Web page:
I don’t intend to model the real Little Snoring; in fact, the nearest railway station is in Sheringham, about 18 miles northeast of Little Snoring. Instead I intend to borrow elements from a number of real locations in an effort to create a plausible but fictitious place. Likely, I will borrow most heavily from Hemyock, but there will certainly be other structures and ideas from other places.
All in all, Little Snoring Railway will be an “ideal” branch line terminus, filled with my own whims and interests as I see fit to add them and as they seem to fit into the overall project. This approach will provide a lot of flexibility once I begin the process of collecting and modeling engines and wagons. (This is important: I live in the U.S., where the availability of U.K. models is spotty at best.)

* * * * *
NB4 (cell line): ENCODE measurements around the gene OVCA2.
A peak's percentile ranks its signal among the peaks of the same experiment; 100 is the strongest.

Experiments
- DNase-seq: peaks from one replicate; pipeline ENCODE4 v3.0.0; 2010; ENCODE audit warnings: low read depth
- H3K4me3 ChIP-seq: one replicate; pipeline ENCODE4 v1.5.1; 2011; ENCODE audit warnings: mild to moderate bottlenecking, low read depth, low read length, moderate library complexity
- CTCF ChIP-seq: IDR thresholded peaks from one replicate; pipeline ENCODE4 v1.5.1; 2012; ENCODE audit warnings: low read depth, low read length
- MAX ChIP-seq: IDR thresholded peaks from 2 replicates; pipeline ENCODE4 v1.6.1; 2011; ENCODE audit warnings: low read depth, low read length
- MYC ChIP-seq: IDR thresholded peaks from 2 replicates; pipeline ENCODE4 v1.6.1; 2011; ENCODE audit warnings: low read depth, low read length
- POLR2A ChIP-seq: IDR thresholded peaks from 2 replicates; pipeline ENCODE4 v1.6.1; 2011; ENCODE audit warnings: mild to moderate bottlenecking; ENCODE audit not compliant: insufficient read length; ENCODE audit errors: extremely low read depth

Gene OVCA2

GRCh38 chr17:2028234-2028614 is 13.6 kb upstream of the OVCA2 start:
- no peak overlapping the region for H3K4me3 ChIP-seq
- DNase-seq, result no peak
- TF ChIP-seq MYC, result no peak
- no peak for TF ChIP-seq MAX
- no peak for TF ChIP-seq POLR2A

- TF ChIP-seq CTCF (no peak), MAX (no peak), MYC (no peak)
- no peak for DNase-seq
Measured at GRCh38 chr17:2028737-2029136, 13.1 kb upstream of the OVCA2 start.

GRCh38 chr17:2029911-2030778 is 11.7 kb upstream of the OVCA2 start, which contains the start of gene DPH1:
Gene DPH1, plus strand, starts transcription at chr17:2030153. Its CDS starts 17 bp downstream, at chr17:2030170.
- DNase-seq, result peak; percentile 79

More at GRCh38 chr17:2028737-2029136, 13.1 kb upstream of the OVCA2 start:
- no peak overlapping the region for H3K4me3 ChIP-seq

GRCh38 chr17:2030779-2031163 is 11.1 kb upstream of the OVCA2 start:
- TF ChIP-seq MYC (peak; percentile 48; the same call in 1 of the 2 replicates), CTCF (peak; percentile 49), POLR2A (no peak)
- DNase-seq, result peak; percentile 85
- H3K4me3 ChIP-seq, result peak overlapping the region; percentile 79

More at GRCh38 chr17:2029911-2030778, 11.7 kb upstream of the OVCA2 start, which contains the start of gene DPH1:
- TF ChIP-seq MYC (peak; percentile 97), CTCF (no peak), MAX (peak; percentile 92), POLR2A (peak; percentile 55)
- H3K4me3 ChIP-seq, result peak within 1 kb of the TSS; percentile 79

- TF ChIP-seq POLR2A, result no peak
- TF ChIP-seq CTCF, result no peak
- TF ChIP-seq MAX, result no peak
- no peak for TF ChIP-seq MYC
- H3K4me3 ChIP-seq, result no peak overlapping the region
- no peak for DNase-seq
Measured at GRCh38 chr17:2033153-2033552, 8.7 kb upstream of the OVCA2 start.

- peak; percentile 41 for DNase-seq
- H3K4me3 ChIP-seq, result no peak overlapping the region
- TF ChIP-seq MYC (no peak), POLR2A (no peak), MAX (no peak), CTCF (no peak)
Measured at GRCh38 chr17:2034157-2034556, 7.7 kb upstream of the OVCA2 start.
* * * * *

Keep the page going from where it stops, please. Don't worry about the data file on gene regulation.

I’ve been working on N Scale Architect’s Elkton Creek Smelter kit, slowly, and will post pictures soon.
I have also been toying with some textures in Photoshop (some were downloaded from Scalescenes.com months ago, and others I found online, ad hoc) in an attempt to design a station that is somewhat akin to the one that used to be at Hemyock. Aside from a few quirks, Hemyock was a typical British light railway station drafted by William Pain, who designed a number of stations on the Highworth and Hemyock branches. I originally planned on using a N Scale Architect station (and I still might, depending on how this experiment goes) but the few models offered by that company are distinctly North American and would need some altering.
For those who don’t know, one major difference between railway stations in the U.S. and those in the U.K. (and just about everywhere else in the world) is that most U.S. railway stations are built at ground level, requiring stairs to climb into passenger cars. By contrast, almost all stations in the U.K. are built on distinct platforms with ramps on one or both ends.
Here are pictures of Hemyock Station, front and back, showing the arrangement: